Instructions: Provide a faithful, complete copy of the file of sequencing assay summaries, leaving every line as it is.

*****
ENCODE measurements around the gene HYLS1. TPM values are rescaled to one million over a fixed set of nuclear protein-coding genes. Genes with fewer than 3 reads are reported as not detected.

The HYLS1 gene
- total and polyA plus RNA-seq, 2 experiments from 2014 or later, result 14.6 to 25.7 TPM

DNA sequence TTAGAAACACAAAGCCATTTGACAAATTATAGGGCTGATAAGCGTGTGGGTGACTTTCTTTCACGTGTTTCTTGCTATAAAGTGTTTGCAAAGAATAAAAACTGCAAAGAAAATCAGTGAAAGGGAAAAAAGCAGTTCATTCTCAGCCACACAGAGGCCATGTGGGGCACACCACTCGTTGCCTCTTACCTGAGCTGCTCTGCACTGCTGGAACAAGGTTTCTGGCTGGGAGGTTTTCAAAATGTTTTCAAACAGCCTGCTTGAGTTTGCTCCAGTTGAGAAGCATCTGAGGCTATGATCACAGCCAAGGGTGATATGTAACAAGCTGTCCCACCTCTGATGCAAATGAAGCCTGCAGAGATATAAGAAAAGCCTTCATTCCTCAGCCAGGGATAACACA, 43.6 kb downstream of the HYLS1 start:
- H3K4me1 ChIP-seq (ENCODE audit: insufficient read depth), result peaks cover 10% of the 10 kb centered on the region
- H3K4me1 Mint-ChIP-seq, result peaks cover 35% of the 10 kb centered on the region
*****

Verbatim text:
ENCODE measurements around the gene HYLS1. TPM values are rescaled to one million over a fixed set of nuclear protein-coding genes. Genes with fewer than 3 reads are reported as not detected.

The HYLS1 gene
- total and polyA plus RNA-seq, 2 experiments from 2014 or later, result 14.6 to 25.7 TPM

DNA sequence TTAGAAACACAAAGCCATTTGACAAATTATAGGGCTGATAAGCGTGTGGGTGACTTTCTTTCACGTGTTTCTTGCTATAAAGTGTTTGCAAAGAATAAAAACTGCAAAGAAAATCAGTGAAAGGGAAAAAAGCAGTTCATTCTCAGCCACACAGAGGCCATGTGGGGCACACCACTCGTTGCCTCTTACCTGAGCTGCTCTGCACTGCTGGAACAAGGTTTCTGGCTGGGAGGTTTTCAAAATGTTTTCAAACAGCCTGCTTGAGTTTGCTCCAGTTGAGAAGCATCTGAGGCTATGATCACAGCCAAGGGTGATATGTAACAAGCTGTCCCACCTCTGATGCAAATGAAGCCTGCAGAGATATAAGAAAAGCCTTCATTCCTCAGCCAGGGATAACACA, 43.6 kb downstream of the HYLS1 start:
- H3K4me1 ChIP-seq (ENCODE audit: insufficient read depth), result peaks cover 10% of the 10 kb centered on the region
- H3K4me1 Mint-ChIP-seq, result peaks cover 35% of the 10 kb centered on the region